I guess the reason I’m saying anything is because I have tried to engage Saul on this point in a number of ways and in a number of places and he often simply ignores it. Which is cool. He doesn’t owe me anything. But strikes me as antithetical to one this whole place is about if I’m being told not to criticize this post after other attempts at more constructive dialogue have gone unanswered.Report

      • Glyph in reply to j r says:

        @kazzy – Yes, all attempts at levity must be clearly labeled so, and if they are not and someone takes them seriously, it is always the person who failed to clearly label them who is at fault.

        Also, I agree completely that if one has failed to reach their desired results in earlier serious dialogues with a person, then it is completely socially-appropriate and desirable to attempt to pick an old fight on a new topic that even they admit could quite possibly be just a joke; and this behavior in no way comes across as kind of petty.

        NOTE: The preceding comment may or may not be 100% sincere.

        This part is completely sincere, though: I don’t think it controversial or snobby at all to refer to diversification and increased market share by formerly-minority players as “progress”. There used to be about three readily-available beers in America, and now there are dozens or hundreds that almost anyone can choose from, and many of those newer minority choices are gaining market share.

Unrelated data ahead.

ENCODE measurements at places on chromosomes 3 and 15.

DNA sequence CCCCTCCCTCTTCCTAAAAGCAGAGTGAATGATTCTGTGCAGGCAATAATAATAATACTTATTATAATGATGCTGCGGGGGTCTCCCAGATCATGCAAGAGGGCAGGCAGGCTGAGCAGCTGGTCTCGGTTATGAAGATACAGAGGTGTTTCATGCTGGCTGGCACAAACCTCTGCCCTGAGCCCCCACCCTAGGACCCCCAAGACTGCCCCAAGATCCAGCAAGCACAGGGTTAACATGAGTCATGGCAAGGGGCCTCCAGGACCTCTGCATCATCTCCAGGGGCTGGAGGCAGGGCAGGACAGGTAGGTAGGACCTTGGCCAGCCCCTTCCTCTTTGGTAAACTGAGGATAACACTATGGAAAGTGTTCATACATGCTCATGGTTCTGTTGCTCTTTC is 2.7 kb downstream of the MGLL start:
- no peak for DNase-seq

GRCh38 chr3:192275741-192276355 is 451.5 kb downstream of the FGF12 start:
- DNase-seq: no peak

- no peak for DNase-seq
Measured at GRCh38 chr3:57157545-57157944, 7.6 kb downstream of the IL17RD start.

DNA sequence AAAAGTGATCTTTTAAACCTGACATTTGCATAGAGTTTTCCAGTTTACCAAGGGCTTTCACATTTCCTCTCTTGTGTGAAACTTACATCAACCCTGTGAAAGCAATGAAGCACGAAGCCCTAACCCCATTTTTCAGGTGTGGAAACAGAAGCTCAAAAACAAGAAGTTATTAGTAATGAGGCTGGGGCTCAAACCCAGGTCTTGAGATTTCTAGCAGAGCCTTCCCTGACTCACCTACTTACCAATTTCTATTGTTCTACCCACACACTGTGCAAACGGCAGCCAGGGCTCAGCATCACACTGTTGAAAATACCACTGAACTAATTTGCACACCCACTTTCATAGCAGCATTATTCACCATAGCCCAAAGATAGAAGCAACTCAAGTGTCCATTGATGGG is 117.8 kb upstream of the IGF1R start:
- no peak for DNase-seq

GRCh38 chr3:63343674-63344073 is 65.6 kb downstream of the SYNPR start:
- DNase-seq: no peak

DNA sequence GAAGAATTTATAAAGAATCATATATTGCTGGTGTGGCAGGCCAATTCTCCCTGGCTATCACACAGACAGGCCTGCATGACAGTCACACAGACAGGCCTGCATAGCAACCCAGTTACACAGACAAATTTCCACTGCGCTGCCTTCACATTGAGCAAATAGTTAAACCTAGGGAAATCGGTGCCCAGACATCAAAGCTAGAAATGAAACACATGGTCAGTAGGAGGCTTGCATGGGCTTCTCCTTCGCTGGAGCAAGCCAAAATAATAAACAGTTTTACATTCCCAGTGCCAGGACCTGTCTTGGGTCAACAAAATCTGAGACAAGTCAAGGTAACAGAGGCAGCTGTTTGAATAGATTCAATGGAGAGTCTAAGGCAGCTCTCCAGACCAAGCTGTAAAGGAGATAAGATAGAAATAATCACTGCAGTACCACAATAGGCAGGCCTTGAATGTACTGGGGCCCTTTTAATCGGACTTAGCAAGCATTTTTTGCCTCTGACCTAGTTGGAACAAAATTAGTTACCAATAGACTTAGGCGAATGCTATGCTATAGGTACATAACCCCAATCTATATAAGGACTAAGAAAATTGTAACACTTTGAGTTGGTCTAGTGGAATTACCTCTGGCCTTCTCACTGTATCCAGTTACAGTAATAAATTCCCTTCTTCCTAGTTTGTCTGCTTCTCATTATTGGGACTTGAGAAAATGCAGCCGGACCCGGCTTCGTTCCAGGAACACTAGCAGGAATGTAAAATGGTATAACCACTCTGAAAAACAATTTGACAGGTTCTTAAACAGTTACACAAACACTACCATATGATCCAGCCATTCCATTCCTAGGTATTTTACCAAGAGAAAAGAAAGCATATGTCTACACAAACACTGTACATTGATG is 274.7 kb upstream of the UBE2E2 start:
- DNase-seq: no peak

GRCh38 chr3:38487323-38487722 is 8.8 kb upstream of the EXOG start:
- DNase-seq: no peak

If your school used to only have one type of student, and now it has dozens of types and so is more diverse, and each of those types is growing in number and popularity, well, we often refer to that diversification and toppling of the homogenous majority as “progress”.Report

      • Kazzy in reply to j r says:


        It remains unclear if this post was sincere or satire. Hence, Poe’s Law.Report

      • Glyph in reply to j r says:

        What the hell, let’s take it as sincere.

        A hypothetical that assumes Egon was not a prophet:

        A newsstand used to only carry Time magazine. In addition, it now carries Vibe, Guns & Ammo, and Better Homes & Gardens, because each of these magazines has proven that there is a growing paying readership for each of them; moreover, some old white regular readers of Time magazine have given Vibe magazine a look on their weekly stop, and discovered that they quite enjoy it (turns out, that young “Beyonce” has delightful spunk and gumption!)

        *I* say, with complete sincerity, that that’s “progress”.

        Am I a snob?Report